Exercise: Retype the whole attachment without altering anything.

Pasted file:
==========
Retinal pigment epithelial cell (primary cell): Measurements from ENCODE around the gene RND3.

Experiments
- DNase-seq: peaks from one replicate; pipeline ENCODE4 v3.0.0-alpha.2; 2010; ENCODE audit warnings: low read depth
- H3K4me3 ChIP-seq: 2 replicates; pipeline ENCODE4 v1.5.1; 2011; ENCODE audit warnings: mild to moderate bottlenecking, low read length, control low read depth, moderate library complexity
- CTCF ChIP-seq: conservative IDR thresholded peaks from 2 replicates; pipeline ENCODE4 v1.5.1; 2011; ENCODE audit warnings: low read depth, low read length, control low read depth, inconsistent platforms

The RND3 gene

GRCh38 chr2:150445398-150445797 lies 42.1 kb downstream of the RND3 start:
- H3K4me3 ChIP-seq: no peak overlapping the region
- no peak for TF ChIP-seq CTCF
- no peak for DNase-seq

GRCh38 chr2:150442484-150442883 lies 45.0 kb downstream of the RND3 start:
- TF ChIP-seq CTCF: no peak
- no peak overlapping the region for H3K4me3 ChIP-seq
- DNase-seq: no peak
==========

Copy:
Retinal pigment epithelial cell (primary cell): Measurements from ENCODE around the gene RND3.

Experiments
- DNase-seq: peaks from one replicate; pipeline ENCODE4 v3.0.0-alpha.2; 2010; ENCODE audit warnings: low read depth
- H3K4me3 ChIP-seq: 2 replicates; pipeline ENCODE4 v1.5.1; 2011; ENCODE audit warnings: mild to moderate bottlenecking, low read length, control low read depth, moderate library complexity
- CTCF ChIP-seq: conservative IDR thresholded peaks from 2 replicates; pipeline ENCODE4 v1.5.1; 2011; ENCODE audit warnings: low read depth, low read length, control low read depth, inconsistent platforms

The RND3 gene

GRCh38 chr2:150445398-150445797 lies 42.1 kb downstream of the RND3 start:
- H3K4me3 ChIP-seq: no peak overlapping the region
- no peak for TF ChIP-seq CTCF
- no peak for DNase-seq

GRCh38 chr2:150442484-150442883 lies 45.0 kb downstream of the RND3 start:
- TF ChIP-seq CTCF: no peak
- no peak overlapping the region for H3K4me3 ChIP-seq
- DNase-seq: no peak